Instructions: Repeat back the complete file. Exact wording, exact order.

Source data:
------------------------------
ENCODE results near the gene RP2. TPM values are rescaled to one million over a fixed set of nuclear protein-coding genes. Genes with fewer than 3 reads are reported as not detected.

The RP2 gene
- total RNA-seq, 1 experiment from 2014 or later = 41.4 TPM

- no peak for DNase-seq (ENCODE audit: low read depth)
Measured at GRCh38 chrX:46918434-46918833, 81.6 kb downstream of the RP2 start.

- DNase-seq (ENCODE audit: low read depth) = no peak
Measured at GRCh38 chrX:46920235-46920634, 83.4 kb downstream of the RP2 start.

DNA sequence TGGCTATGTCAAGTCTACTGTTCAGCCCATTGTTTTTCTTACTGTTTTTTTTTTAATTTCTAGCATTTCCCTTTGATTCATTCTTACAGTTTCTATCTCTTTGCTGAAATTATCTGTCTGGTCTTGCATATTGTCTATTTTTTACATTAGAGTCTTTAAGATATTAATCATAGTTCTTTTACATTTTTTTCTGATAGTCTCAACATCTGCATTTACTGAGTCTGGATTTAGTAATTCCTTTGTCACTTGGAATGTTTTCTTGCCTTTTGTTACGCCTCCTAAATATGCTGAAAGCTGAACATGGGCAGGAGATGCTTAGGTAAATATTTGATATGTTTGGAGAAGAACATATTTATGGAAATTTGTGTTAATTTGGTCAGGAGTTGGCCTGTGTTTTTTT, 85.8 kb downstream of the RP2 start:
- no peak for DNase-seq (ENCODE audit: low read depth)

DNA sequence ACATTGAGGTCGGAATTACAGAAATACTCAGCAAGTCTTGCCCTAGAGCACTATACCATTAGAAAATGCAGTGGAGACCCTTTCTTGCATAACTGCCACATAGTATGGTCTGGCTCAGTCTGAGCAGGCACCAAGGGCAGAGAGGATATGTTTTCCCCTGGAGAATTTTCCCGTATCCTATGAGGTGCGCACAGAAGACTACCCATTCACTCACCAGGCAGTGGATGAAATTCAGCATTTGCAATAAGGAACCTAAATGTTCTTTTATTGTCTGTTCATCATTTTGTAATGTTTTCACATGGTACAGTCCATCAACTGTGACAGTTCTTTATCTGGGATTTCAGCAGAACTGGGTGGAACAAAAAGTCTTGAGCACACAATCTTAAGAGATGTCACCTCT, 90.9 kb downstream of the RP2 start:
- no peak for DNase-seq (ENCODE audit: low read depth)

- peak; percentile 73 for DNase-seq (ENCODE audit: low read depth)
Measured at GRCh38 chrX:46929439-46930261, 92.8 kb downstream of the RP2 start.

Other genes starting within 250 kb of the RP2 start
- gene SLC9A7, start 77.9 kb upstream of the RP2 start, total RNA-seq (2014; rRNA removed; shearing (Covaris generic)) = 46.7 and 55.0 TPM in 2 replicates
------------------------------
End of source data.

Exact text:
ENCODE results near the gene RP2. TPM values are rescaled to one million over a fixed set of nuclear protein-coding genes. Genes with fewer than 3 reads are reported as not detected.

The RP2 gene
- total RNA-seq, 1 experiment from 2014 or later = 41.4 TPM

- no peak for DNase-seq (ENCODE audit: low read depth)
Measured at GRCh38 chrX:46918434-46918833, 81.6 kb downstream of the RP2 start.

- DNase-seq (ENCODE audit: low read depth) = no peak
Measured at GRCh38 chrX:46920235-46920634, 83.4 kb downstream of the RP2 start.

DNA sequence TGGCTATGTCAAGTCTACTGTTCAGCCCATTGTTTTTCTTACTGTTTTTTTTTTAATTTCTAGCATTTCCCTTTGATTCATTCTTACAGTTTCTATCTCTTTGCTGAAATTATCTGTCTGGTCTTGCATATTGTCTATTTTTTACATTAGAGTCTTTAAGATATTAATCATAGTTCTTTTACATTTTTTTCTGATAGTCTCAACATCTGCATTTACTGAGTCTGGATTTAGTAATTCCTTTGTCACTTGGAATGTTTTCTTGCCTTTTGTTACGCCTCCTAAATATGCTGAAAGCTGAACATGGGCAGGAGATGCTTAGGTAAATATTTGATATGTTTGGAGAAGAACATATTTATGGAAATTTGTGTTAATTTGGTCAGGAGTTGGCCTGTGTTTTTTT, 85.8 kb downstream of the RP2 start:
- no peak for DNase-seq (ENCODE audit: low read depth)

DNA sequence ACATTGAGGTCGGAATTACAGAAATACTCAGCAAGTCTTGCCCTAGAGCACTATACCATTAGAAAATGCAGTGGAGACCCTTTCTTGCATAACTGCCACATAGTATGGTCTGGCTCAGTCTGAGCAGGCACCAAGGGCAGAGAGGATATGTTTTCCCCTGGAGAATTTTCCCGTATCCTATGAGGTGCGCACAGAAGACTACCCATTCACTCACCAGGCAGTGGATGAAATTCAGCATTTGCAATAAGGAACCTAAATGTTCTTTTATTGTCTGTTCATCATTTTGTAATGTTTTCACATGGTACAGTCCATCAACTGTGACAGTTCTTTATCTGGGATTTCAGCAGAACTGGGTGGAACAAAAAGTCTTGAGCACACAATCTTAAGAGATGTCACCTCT, 90.9 kb downstream of the RP2 start:
- no peak for DNase-seq (ENCODE audit: low read depth)

- peak; percentile 73 for DNase-seq (ENCODE audit: low read depth)
Measured at GRCh38 chrX:46929439-46930261, 92.8 kb downstream of the RP2 start.

Other genes starting within 250 kb of the RP2 start
- gene SLC9A7, start 77.9 kb upstream of the RP2 start, total RNA-seq (2014; rRNA removed; shearing (Covaris generic)) = 46.7 and 55.0 TPM in 2 replicates